I think the best answer to this question is--it's complicated and, in many ways, it's a matter of your personal taste. First of all, it depends on what kind of fiber you are using. You can block acrylic until you're blue in the face but it will never take. Some plant fibers lose their blocking really easily. Animal fibers love to be blocked. And take into consideration the bloom of the yarn. Some fluff up a bit when washed and although they are not felted at all, the fibers cling to each other a bit more.
Then there is how you define blocking. Guess what? If you knit a little stocking stitch baby sweater, give it wash and then dry it flat giving it loving pats and tiny tugs to straighten it out, you are blocking it! It doesn't always involve pins, strings and wires. But that laceweight silk/cashmere shawl you made? Yeah, that's gone involve some time on your hands and knees with pins, a tape measure and a few well chosen swear words. A heavier yarn in a lace pattern could do just as well stretched out on the bed.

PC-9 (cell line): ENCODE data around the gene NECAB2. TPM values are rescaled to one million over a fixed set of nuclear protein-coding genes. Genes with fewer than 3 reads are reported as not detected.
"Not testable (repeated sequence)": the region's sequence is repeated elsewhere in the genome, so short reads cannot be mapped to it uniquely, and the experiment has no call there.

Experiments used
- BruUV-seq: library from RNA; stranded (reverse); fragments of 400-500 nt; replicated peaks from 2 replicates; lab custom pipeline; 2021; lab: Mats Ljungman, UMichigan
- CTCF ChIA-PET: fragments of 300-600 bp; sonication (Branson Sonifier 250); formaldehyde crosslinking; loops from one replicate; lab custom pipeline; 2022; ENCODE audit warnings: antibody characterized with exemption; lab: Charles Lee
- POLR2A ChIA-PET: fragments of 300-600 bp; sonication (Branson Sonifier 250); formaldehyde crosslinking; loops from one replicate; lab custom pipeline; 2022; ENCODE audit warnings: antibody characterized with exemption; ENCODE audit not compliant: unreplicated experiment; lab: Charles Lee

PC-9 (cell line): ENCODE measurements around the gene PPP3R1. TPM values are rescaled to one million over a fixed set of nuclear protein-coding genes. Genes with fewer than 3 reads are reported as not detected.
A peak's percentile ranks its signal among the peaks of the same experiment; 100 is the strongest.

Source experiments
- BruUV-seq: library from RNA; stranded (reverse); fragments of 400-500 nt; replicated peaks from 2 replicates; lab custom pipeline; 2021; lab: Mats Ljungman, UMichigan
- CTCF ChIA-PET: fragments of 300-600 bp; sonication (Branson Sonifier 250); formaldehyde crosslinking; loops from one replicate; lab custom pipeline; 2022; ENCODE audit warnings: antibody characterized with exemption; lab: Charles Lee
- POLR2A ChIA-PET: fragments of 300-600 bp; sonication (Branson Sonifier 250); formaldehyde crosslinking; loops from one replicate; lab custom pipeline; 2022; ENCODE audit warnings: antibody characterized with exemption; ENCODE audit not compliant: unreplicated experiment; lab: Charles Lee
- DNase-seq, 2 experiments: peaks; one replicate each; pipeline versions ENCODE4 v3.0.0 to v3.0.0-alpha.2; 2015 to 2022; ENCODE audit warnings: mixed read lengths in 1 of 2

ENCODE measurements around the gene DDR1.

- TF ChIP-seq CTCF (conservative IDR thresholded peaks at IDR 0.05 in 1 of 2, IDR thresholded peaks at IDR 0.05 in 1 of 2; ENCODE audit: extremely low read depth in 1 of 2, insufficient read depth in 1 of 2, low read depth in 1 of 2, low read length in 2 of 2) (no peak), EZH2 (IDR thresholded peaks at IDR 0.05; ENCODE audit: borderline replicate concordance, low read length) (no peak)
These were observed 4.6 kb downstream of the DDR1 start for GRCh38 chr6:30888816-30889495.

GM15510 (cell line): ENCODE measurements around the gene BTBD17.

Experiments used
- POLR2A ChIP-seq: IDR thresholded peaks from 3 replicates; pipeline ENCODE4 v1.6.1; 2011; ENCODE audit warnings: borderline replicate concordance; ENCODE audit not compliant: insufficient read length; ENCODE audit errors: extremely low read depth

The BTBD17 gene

Marilyn, I'm sorry to hear that you have been under the weather. Have you called your local dry cleaner. Mine will hand steam things for me when I need him to. He's a good guy. Yours might as well. Your local yarn store or knitting guild might also have someone who could help you with blocking. My knitting friends and I help each other all the time.
Sandra, if you have a weekend to play with it, you could make a bunch of swatches, block them and then wash them once they're blocked to see what they do. If you make them all the same size you could end up with a cozy throw at the end of it. A lace sample scarf is fun to learn more about blocking with too.